Since the late summer, the United States and Canada have experienced an outbreak of enterovirus D68 (EV-D68) that has been linked to severe respiratory illness, including several deaths.
In the US, the number of confirmed cases topped 1,000, according to the latest Centers for Disease Control and Prevention (CDC) data. From mid-August to October 27, 2014, CDC or state public health laboratories have confirmed a total of 1,035 people in 47 states and the District of Columbia with respiratory illness caused by EV-D68. Only Nevada, Alaska and Hawaii have yet to report a confirmed case.
Of the more than 2,000 specimens the CDC has assayed, about half have tested positive for EV-D68, and about a third have tested positive for a different enterovirus or a rhinovirus.
The federal health agency says EV-D68 has been detected in specimens from eight patients who died and had samples submitted for testing.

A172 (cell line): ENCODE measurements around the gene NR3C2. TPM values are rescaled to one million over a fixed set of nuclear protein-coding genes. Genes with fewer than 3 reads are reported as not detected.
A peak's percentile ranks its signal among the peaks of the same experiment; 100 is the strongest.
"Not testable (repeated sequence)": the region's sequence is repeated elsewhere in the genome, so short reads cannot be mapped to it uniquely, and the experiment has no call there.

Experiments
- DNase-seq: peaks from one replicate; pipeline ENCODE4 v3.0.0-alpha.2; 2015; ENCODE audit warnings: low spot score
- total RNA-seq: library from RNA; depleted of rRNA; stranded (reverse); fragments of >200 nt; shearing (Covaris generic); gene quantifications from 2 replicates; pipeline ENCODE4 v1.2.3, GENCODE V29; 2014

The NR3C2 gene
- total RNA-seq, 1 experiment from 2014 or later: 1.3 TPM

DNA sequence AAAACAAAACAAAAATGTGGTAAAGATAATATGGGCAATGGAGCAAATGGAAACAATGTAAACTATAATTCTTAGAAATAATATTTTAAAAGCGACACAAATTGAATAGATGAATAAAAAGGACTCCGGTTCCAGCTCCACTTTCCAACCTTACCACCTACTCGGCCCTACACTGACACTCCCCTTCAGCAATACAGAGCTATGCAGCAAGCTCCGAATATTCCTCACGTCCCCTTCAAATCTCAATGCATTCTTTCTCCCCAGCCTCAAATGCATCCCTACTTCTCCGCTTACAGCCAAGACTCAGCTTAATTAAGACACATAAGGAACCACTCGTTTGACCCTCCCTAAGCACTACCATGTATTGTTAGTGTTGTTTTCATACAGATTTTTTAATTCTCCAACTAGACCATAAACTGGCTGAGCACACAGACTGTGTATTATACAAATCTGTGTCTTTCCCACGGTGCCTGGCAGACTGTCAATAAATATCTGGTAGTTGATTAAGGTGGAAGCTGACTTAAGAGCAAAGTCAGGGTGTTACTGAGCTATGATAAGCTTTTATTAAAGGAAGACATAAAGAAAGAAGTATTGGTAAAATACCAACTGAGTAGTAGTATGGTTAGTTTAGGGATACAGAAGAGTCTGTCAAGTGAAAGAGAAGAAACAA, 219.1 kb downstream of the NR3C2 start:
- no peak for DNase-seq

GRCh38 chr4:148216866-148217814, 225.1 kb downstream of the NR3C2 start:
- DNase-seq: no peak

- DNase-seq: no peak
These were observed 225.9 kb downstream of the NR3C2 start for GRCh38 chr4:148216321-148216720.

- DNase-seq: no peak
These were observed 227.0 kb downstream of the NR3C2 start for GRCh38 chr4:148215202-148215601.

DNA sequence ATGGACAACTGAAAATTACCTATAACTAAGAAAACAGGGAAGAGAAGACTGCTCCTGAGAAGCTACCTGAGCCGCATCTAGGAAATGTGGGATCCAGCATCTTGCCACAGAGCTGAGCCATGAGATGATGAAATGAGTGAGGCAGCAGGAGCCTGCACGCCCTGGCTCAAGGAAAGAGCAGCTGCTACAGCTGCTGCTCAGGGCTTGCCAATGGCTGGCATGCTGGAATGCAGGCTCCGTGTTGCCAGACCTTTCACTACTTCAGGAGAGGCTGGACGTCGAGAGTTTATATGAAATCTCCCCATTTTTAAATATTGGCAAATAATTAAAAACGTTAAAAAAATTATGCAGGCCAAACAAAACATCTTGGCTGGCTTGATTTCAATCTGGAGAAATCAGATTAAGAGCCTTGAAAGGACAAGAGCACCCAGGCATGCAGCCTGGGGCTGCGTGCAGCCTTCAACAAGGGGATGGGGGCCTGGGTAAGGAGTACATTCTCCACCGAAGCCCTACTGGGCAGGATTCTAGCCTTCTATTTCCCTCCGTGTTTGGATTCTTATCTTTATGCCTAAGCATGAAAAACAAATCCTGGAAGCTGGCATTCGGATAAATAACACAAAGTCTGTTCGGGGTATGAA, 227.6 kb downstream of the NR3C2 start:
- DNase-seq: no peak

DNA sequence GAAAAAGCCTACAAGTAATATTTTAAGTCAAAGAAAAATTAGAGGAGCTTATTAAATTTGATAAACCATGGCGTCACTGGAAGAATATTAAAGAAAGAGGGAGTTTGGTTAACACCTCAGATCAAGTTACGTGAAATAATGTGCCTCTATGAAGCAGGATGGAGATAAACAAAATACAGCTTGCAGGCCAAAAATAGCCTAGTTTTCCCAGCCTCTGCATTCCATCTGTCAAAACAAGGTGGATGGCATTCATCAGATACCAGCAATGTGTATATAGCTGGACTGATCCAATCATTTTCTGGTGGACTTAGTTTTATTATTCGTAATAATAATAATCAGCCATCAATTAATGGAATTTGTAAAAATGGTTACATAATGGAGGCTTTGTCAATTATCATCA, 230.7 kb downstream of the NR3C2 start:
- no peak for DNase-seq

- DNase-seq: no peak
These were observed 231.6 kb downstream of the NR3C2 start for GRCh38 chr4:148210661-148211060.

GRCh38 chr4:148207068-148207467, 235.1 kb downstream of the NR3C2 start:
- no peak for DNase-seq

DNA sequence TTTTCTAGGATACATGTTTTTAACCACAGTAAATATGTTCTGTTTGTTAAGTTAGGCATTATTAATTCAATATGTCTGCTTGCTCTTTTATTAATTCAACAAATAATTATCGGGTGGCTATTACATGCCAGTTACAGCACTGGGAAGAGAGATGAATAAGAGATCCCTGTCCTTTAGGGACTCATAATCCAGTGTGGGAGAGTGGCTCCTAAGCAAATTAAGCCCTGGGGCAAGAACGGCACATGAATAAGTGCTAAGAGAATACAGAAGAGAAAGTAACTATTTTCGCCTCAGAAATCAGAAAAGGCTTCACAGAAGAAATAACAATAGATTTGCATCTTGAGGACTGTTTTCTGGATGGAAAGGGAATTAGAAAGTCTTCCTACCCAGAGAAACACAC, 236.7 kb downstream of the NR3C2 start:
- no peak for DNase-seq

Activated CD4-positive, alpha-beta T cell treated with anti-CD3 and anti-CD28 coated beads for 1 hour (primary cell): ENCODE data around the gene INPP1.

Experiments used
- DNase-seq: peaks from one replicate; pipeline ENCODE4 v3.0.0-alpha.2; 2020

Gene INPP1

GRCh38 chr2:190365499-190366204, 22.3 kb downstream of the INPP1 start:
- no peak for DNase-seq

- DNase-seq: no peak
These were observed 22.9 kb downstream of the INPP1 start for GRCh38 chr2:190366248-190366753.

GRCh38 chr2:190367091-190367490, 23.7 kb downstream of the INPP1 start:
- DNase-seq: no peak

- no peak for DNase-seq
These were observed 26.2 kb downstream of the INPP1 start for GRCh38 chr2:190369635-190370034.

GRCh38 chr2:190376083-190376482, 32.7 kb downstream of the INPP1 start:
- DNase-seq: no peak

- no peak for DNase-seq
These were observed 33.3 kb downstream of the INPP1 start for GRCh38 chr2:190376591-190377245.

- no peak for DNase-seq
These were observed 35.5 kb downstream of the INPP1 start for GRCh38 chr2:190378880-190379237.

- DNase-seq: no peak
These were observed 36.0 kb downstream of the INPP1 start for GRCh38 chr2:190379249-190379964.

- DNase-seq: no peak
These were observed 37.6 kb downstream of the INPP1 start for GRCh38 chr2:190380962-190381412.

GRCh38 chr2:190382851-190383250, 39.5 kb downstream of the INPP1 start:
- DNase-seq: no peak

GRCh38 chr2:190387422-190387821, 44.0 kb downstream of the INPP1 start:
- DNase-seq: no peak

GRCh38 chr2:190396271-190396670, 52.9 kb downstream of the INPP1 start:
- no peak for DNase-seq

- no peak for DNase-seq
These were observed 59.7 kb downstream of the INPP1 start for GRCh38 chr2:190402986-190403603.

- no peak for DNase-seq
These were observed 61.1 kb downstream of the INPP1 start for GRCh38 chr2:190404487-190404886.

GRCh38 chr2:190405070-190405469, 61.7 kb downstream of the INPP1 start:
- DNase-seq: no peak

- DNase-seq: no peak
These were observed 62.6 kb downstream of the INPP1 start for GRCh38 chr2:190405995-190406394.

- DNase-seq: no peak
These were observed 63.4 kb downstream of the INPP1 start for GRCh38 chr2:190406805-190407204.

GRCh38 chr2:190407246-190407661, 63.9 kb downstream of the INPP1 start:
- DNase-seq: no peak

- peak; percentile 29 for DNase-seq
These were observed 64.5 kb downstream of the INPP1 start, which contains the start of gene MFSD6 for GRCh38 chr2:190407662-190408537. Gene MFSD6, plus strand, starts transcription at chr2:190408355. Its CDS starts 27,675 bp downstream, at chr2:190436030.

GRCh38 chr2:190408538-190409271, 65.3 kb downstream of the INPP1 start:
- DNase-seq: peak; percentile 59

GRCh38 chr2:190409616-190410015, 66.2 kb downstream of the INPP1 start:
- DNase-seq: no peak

North of the border in Canada, confirmed cases have been reported in British Columbia, Alberta, Saskatchewan, Manitoba, Ontario, New Brunswick, Nova Scotia and Prince Edward Island. As of October 16, 2014, a total of 150 specimens, collected from across Canada between August and October 2014, had tested positive for EV-D68 at the NML.
On October 16, 2014 the BCCDC confirmed that a young man who died earlier that week had contracted EV-D68. The patient had a history of severe asthma and was in the hospital when he developed respiratory failure.
The current outbreak in Canada began on September 15, 2014, when Alberta Health Services reported 18 cases of EV-D68 among hospitalized patients under the age of 18. Nine cases were among children admitted to a Calgary children’s hospital, with a diagnosis of asthma or bronchiolitis between September 1 and September 11, 2014.
Six outbreaks have been reported in the previous five years (Philippines, 2008, 21 confirmed cases; Japan, 2010, ≥120 confirmed cases; Netherlands, 2009, 24 confirmed cases; Georgia, USA, 2009, 6 confirmed cases; Pennsylvania, USA, 2009, 28 confirmed cases; Arizona, USA, 2010, 5 confirmed cases).
Typically, enteroviruses have circulated with summer-fall seasonality in temperate climates.
Outbreaks of enterovirus diseases have usually occurred in several-year cycles. EV-D68 outbreaks have usually occured within or later than the typical enterovirus season.